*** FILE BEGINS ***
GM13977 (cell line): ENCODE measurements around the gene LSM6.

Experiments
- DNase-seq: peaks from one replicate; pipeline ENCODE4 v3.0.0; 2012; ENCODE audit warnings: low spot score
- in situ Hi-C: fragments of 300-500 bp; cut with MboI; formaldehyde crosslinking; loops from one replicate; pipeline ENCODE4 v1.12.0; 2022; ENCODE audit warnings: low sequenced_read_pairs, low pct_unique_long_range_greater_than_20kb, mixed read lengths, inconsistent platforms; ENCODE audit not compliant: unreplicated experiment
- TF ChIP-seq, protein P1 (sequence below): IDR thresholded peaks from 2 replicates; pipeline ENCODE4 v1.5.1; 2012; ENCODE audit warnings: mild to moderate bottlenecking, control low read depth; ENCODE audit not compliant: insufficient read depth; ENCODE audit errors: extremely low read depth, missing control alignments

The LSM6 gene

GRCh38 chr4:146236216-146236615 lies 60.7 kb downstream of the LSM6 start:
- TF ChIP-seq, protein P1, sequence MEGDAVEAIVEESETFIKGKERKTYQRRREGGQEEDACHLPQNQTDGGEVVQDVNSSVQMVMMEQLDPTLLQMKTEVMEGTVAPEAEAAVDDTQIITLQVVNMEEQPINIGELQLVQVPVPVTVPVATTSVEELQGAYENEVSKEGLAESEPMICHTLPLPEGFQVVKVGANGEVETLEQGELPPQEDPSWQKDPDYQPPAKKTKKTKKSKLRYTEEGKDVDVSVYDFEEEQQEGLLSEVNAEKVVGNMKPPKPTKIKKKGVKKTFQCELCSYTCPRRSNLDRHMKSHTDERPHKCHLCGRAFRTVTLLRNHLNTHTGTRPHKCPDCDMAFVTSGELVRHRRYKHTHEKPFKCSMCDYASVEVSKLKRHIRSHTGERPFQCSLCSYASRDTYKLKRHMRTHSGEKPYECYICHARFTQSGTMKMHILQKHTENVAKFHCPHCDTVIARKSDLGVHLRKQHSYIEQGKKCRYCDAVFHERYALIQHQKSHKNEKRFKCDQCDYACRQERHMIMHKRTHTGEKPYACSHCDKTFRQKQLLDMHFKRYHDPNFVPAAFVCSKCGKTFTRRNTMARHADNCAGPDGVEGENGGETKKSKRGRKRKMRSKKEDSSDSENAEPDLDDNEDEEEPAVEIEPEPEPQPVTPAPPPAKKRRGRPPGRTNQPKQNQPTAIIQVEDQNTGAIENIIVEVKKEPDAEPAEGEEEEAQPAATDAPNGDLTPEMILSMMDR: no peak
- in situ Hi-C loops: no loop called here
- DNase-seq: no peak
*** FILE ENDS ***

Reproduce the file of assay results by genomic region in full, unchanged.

GM13977 (cell line): ENCODE measurements around the gene LSM6.

Experiments
- DNase-seq: peaks from one replicate; pipeline ENCODE4 v3.0.0; 2012; ENCODE audit warnings: low spot score
- in situ Hi-C: fragments of 300-500 bp; cut with MboI; formaldehyde crosslinking; loops from one replicate; pipeline ENCODE4 v1.12.0; 2022; ENCODE audit warnings: low sequenced_read_pairs, low pct_unique_long_range_greater_than_20kb, mixed read lengths, inconsistent platforms; ENCODE audit not compliant: unreplicated experiment
- TF ChIP-seq, protein P1 (sequence below): IDR thresholded peaks from 2 replicates; pipeline ENCODE4 v1.5.1; 2012; ENCODE audit warnings: mild to moderate bottlenecking, control low read depth; ENCODE audit not compliant: insufficient read depth; ENCODE audit errors: extremely low read depth, missing control alignments

The LSM6 gene

GRCh38 chr4:146236216-146236615 lies 60.7 kb downstream of the LSM6 start:
- TF ChIP-seq, protein P1, sequence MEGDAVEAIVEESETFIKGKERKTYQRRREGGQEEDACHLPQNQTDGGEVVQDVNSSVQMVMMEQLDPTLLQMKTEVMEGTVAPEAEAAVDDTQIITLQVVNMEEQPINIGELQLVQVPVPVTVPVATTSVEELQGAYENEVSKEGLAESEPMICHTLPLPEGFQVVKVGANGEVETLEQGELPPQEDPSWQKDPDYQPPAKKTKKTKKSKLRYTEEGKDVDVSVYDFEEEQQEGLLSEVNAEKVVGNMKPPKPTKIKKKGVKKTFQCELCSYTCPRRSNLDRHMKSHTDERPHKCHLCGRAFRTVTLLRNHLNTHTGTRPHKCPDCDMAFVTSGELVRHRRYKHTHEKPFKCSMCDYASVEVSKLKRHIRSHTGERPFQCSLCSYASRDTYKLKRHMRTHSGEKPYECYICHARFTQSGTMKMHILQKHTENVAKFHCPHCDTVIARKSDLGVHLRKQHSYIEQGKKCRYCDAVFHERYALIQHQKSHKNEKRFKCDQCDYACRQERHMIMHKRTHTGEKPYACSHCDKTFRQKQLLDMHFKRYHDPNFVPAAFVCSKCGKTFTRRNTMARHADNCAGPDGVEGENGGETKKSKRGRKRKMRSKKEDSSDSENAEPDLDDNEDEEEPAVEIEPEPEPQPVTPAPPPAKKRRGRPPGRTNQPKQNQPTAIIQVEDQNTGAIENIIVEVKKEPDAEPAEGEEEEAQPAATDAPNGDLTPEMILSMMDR: no peak
- in situ Hi-C loops: no loop called here
- DNase-seq: no peak